How Clutter Can Affect Your Health


| 6/16/2015 11:06:00 AM


Tags: Declutter, Home Organization, Decluttering Tips, Tips for Organization, Home Projects, Jasmine Howard,

How many times have you been mindlessly flipping through TV channels, only to find yourself simultaneously appalled and intrigued by programs like "Hoarders?" You can’t understand how anyone could possibly live like that—surrounded by piles of stuff, much of which is trash and potentially hazardous.

Yet when you go to open the hall closet, there’s a good chance that you’ll be knocked on the head by something falling out. You haven’t been able to park your car in the garage for two years thanks to all of the items filling the space, and the junk drawer contains enough junk to start your own pawnshop. While you might not yet be a candidate for a reality show, you’re still surrounded by clutter—and it’s probably affecting your health.

garage clutter

The Physical and Emotional Toll of Clutter

When your home is filled with stuff, the danger of a head injury from something falling off a shelf isn’t the only health risk. Studies have shown that clutter has some surprising effects on overall health, both physically and emotionally.

Weight loss counselors point out that one common denominator among individuals seeking help with losing weight is an excess of stuff in their homes. Many people who are overweight feel weighed down, in a sense, by their belongings. Often, the excess clutter in their homes creates an obstacle to exercising. In many cases, they feel they are either too busy cleaning and organizing (which is never really done) to find time to exercise, or they have physical obstacles keeping them from working out because the clutter takes up so much space or makes it too hard to find the equipment they need. As a result, they gain weight—especially since clutter-related stress can trigger overeating.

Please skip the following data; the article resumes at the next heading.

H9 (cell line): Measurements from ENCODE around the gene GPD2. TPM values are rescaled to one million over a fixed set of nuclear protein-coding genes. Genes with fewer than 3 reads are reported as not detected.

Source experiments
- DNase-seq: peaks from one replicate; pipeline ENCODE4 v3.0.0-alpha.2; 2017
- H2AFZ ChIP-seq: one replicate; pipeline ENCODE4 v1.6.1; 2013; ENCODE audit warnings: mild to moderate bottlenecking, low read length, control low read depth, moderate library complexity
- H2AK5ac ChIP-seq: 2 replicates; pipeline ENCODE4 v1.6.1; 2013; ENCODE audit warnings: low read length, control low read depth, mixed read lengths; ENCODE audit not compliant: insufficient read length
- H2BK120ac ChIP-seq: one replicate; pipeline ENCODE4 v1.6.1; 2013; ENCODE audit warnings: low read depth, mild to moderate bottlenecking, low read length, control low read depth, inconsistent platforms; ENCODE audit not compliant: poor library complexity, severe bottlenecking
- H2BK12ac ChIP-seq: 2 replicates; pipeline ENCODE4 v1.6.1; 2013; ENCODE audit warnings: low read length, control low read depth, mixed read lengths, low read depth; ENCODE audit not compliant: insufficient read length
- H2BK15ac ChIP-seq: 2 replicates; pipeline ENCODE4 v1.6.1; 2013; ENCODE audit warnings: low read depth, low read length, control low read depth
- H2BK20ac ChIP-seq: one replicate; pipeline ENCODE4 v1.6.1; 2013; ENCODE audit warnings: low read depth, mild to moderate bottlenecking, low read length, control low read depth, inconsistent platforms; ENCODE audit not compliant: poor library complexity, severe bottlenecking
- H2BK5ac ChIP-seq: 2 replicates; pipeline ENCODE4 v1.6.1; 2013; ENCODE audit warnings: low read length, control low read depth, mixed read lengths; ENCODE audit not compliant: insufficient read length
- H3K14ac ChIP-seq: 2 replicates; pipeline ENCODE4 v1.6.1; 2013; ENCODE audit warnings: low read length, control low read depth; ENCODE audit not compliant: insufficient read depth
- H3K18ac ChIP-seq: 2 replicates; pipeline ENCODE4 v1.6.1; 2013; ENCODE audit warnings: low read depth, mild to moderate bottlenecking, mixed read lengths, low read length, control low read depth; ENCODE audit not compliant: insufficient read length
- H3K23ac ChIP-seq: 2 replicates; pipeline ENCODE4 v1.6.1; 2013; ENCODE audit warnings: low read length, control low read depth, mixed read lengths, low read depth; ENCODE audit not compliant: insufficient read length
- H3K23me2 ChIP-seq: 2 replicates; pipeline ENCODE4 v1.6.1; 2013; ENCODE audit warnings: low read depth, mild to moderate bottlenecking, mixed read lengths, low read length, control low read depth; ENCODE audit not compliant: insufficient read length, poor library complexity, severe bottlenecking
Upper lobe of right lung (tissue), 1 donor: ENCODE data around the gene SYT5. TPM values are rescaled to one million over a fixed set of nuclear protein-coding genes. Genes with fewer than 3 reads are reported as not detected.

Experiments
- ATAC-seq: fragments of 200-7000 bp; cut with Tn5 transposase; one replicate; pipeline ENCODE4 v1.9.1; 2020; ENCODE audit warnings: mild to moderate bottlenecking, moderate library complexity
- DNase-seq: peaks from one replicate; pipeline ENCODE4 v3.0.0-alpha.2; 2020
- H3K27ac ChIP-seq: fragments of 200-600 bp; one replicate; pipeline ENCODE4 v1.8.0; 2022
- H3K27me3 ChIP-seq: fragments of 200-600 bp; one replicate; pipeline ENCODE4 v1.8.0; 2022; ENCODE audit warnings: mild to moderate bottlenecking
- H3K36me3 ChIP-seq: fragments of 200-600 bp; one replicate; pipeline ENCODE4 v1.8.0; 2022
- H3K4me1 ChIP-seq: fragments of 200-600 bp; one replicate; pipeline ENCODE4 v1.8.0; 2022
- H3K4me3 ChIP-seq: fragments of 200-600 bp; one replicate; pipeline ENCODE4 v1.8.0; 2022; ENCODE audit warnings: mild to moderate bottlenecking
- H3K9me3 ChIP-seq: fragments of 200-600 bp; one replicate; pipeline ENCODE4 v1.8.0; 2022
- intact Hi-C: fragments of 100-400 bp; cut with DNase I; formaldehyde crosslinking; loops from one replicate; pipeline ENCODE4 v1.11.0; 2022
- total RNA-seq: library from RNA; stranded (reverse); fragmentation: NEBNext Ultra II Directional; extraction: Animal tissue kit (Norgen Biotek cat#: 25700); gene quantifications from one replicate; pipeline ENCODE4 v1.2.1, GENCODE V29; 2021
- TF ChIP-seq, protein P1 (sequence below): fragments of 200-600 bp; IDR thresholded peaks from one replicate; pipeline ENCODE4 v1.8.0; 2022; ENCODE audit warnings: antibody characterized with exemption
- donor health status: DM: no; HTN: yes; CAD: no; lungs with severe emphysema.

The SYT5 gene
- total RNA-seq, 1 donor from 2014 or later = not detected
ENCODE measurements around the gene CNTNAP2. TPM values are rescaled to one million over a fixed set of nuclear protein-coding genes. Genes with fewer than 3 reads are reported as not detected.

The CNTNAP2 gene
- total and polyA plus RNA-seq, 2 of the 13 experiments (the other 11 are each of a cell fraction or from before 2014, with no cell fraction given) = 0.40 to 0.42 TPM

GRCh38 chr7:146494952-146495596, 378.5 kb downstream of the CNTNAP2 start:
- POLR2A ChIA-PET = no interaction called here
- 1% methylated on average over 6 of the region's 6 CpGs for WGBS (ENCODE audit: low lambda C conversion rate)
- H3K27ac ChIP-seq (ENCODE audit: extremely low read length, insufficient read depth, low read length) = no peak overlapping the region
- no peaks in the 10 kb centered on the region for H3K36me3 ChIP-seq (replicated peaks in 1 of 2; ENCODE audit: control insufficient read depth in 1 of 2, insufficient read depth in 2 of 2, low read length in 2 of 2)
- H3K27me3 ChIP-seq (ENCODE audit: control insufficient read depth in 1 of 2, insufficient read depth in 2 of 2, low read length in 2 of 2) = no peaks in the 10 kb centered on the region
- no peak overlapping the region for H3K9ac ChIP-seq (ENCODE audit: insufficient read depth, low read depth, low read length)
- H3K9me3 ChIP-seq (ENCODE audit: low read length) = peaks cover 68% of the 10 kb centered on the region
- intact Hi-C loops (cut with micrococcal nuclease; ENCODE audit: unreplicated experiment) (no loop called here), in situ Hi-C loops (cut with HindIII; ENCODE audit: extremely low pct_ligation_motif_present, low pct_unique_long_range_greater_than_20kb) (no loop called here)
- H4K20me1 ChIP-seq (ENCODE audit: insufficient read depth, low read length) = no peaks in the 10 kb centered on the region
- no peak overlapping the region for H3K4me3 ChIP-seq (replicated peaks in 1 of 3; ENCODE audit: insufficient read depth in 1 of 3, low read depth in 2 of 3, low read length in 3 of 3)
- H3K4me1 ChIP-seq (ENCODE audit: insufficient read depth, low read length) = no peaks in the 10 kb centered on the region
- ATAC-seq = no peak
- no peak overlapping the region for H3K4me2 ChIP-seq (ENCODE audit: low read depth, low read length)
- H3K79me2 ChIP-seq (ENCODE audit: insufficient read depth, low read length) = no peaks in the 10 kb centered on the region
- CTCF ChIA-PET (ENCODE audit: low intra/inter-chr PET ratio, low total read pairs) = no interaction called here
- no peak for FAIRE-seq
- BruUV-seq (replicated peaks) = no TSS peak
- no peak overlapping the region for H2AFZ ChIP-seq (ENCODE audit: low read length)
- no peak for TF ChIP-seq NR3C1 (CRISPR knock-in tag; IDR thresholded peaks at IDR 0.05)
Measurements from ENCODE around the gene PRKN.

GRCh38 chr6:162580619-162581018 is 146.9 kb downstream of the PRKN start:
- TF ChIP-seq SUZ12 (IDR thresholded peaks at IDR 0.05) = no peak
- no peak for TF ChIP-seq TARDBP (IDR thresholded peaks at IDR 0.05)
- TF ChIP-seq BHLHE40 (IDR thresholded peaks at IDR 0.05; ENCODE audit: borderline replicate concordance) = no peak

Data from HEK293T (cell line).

A cluttered home can also irritate asthma, allergies and other respiratory conditions. Doctors note that dust mites gravitate toward the soft, warm and moist environments created by clothing, stuffed animals, pillows and other similar items. These mites and their droppings can trigger symptoms of allergies and asthma. Getting rid of old or unworn clothing, as well as unnecessary items, can help reduce the number of mites in the room, thus making it easier to breathe.




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